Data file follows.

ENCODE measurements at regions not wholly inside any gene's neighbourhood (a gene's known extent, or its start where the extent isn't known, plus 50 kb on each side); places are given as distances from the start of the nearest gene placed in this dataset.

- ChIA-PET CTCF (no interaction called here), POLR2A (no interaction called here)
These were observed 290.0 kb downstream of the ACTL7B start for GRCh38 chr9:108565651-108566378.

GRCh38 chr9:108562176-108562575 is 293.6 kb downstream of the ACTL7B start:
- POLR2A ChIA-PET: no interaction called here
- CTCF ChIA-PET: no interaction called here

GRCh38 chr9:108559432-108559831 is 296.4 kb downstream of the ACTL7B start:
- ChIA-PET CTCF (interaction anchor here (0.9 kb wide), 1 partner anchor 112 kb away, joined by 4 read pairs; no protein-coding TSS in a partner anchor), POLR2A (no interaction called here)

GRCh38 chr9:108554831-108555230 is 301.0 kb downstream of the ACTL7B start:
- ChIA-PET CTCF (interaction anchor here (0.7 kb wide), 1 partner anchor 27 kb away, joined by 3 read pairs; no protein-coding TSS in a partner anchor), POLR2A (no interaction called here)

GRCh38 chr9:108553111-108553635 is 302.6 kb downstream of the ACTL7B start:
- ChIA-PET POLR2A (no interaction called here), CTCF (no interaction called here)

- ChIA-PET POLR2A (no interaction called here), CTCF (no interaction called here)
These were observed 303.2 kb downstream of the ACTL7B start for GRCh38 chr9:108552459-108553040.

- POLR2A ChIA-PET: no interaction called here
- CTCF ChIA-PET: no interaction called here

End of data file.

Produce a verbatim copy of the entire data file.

ENCODE measurements at regions not wholly inside any gene's neighbourhood (a gene's known extent, or its start where the extent isn't known, plus 50 kb on each side); places are given as distances from the start of the nearest gene placed in this dataset.

- ChIA-PET CTCF (no interaction called here), POLR2A (no interaction called here)
These were observed 290.0 kb downstream of the ACTL7B start for GRCh38 chr9:108565651-108566378.

GRCh38 chr9:108562176-108562575 is 293.6 kb downstream of the ACTL7B start:
- POLR2A ChIA-PET: no interaction called here
- CTCF ChIA-PET: no interaction called here

GRCh38 chr9:108559432-108559831 is 296.4 kb downstream of the ACTL7B start:
- ChIA-PET CTCF (interaction anchor here (0.9 kb wide), 1 partner anchor 112 kb away, joined by 4 read pairs; no protein-coding TSS in a partner anchor), POLR2A (no interaction called here)

GRCh38 chr9:108554831-108555230 is 301.0 kb downstream of the ACTL7B start:
- ChIA-PET CTCF (interaction anchor here (0.7 kb wide), 1 partner anchor 27 kb away, joined by 3 read pairs; no protein-coding TSS in a partner anchor), POLR2A (no interaction called here)

GRCh38 chr9:108553111-108553635 is 302.6 kb downstream of the ACTL7B start:
- ChIA-PET POLR2A (no interaction called here), CTCF (no interaction called here)

- ChIA-PET POLR2A (no interaction called here), CTCF (no interaction called here)
These were observed 303.2 kb downstream of the ACTL7B start for GRCh38 chr9:108552459-108553040.

- POLR2A ChIA-PET: no interaction called here
- CTCF ChIA-PET: no interaction called here